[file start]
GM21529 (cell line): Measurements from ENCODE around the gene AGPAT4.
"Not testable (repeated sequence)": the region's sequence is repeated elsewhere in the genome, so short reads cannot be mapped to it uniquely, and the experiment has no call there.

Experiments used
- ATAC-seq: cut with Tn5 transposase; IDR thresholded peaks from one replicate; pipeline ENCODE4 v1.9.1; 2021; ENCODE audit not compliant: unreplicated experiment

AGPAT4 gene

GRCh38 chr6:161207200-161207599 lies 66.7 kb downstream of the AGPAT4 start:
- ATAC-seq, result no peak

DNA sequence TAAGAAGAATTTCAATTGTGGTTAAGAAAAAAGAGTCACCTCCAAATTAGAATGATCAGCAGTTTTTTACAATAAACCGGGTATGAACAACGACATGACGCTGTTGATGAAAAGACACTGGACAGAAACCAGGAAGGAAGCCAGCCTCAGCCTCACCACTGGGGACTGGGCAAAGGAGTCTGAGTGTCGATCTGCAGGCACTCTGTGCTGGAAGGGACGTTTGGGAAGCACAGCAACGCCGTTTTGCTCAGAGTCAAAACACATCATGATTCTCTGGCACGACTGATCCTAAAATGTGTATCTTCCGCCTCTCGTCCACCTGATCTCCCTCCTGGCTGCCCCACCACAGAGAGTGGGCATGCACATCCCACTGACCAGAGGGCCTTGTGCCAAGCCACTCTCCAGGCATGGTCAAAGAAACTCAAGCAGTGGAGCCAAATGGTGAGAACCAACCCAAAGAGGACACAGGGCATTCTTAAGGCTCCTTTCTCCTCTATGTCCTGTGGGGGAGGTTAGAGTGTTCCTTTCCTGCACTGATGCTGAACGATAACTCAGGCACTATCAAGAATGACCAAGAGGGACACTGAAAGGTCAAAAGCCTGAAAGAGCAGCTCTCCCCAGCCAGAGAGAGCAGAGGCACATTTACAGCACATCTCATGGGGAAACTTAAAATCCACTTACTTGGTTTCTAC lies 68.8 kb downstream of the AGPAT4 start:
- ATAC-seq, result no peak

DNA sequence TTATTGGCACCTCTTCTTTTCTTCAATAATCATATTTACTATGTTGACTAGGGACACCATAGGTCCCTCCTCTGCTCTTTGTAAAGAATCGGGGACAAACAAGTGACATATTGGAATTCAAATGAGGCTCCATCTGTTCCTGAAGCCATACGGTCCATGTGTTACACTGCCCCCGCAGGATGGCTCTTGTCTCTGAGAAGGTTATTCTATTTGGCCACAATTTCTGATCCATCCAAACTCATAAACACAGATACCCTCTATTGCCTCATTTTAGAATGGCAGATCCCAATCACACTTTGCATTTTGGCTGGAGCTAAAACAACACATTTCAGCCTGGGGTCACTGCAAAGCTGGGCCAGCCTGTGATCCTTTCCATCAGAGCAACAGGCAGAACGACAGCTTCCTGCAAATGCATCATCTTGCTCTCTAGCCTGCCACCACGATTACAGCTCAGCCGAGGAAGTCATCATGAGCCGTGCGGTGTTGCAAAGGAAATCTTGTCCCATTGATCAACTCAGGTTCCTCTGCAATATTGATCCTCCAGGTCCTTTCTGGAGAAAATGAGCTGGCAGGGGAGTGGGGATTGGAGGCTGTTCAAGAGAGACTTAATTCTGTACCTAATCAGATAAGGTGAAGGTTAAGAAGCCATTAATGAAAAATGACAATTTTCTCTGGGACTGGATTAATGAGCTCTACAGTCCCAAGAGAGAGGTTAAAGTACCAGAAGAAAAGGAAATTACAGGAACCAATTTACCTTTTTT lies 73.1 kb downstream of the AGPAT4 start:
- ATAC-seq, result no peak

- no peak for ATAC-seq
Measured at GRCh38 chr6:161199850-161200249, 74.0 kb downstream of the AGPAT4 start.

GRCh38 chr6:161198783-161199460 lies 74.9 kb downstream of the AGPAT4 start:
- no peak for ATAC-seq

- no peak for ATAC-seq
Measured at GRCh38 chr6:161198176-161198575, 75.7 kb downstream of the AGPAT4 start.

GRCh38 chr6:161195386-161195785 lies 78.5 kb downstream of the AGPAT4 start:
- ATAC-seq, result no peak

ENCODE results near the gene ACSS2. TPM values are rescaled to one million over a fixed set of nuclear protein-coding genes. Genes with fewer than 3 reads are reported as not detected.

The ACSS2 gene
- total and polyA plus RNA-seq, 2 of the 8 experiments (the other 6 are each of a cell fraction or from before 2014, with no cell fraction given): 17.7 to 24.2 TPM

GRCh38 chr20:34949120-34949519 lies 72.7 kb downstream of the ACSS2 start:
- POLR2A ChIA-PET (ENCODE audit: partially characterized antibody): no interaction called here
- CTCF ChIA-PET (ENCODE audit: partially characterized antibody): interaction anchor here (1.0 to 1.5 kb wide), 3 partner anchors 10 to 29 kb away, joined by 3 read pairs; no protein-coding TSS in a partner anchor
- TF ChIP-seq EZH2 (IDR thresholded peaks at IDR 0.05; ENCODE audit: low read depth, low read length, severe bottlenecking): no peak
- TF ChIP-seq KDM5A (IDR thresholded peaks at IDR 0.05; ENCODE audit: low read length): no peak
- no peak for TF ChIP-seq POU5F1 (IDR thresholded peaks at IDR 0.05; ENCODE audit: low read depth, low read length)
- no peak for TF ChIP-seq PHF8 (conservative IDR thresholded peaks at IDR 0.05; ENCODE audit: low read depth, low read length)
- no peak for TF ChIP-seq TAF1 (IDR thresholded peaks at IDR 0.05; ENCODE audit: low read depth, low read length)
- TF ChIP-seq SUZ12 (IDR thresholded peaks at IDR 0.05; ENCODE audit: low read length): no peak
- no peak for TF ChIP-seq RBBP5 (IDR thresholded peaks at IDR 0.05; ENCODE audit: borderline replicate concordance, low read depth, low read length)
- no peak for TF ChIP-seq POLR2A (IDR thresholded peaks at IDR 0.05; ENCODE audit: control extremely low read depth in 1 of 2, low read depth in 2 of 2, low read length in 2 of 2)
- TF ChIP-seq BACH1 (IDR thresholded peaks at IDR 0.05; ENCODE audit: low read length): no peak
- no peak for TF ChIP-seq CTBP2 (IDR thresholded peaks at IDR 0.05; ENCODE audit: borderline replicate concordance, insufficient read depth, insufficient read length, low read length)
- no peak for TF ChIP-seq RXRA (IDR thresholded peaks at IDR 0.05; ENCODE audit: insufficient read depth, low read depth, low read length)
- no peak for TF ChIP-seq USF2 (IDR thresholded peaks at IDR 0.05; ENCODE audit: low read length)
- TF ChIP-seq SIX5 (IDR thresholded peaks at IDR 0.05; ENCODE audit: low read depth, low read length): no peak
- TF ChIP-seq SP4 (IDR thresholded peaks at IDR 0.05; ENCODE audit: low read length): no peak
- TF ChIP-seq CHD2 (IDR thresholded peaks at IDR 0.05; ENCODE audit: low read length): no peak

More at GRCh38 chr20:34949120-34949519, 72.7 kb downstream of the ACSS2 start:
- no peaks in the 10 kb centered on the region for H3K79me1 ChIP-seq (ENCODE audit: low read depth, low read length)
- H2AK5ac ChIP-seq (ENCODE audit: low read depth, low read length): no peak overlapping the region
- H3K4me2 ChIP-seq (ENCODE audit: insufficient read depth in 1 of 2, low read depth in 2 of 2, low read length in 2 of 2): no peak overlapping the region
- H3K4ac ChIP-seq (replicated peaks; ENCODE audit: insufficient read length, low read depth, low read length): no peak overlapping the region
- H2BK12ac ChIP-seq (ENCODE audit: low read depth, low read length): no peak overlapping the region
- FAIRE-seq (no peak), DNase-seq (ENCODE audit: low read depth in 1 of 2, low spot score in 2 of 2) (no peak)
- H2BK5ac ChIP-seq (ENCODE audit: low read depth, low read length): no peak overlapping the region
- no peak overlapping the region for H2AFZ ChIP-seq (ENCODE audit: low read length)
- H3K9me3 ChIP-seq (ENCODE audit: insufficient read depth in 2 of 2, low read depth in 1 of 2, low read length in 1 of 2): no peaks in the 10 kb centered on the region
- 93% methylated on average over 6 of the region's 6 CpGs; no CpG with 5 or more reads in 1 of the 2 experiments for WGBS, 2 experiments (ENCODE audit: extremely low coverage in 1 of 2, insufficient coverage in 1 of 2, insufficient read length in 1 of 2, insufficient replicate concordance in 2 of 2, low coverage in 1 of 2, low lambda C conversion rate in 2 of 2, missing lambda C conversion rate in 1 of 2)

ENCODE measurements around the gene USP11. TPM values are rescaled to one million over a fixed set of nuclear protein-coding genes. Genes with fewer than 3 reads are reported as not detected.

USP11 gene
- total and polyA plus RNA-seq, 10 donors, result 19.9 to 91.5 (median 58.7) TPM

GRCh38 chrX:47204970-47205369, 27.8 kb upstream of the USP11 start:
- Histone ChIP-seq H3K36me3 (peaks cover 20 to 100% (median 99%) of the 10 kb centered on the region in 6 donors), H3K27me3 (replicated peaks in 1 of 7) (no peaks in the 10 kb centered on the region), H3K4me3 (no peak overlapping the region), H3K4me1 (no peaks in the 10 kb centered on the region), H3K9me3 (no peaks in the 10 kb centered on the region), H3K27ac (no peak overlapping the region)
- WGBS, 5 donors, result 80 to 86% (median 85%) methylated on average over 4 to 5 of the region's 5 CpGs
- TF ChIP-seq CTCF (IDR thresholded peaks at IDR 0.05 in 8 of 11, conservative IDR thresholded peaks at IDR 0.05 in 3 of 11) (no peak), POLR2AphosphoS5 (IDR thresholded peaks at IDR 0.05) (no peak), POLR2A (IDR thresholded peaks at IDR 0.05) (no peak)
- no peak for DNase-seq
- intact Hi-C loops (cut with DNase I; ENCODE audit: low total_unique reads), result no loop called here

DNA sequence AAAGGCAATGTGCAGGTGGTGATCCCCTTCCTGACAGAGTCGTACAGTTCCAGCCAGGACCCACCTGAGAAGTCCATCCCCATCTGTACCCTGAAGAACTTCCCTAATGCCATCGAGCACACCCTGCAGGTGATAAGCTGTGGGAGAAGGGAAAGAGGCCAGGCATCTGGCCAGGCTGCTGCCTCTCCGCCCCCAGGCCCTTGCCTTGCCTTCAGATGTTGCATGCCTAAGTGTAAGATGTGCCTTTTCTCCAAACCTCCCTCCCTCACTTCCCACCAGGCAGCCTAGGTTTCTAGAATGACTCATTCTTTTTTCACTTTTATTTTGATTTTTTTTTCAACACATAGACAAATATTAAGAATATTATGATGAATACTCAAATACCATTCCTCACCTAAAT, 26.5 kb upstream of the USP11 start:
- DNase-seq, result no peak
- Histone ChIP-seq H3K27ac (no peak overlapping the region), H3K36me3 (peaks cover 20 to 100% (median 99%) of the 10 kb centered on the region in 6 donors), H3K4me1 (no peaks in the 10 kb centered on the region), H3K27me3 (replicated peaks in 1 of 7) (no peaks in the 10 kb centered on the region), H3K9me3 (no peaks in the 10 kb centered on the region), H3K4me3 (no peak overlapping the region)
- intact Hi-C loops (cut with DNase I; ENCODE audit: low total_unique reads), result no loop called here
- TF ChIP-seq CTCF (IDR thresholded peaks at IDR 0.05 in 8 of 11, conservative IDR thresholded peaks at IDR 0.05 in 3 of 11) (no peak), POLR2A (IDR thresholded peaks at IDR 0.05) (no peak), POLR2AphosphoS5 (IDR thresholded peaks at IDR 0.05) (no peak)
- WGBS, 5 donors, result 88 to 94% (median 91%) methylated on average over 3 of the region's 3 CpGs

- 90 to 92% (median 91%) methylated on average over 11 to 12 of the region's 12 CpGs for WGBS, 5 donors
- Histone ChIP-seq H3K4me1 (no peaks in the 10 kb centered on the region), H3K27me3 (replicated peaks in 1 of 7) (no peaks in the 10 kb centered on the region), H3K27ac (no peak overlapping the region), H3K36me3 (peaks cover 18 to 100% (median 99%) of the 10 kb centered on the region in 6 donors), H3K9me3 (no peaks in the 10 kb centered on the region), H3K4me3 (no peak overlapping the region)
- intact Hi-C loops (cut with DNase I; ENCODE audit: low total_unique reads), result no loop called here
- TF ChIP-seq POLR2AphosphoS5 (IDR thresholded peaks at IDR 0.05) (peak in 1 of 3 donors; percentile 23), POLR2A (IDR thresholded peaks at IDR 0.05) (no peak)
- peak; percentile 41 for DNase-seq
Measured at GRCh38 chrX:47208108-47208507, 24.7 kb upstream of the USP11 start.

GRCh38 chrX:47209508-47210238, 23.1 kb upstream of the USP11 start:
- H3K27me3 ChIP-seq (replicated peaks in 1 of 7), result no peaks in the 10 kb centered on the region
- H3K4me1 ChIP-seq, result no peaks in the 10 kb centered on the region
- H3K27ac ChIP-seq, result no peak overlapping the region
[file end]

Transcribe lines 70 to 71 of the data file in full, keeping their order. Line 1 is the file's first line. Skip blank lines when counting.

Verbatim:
- TF ChIP-seq POLR2AphosphoS5 (IDR thresholded peaks at IDR 0.05) (peak in 1 of 3 donors; percentile 23), POLR2A (IDR thresholded peaks at IDR 0.05) (no peak)
- peak; percentile 41 for DNase-seq